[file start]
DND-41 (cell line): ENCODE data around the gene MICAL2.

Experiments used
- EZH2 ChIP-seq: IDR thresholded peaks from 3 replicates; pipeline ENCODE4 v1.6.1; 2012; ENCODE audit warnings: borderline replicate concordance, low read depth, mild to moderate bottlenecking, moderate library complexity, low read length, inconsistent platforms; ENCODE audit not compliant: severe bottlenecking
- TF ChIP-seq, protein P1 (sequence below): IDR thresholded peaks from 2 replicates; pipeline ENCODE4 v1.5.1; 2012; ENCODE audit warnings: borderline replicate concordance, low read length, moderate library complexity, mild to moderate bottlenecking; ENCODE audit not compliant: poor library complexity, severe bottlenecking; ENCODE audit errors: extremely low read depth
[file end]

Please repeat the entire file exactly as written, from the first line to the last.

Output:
DND-41 (cell line): ENCODE data around the gene MICAL2.

Experiments used
- EZH2 ChIP-seq: IDR thresholded peaks from 3 replicates; pipeline ENCODE4 v1.6.1; 2012; ENCODE audit warnings: borderline replicate concordance, low read depth, mild to moderate bottlenecking, moderate library complexity, low read length, inconsistent platforms; ENCODE audit not compliant: severe bottlenecking
- TF ChIP-seq, protein P1 (sequence below): IDR thresholded peaks from 2 replicates; pipeline ENCODE4 v1.5.1; 2012; ENCODE audit warnings: borderline replicate concordance, low read length, moderate library complexity, mild to moderate bottlenecking; ENCODE audit not compliant: poor library complexity, severe bottlenecking; ENCODE audit errors: extremely low read depth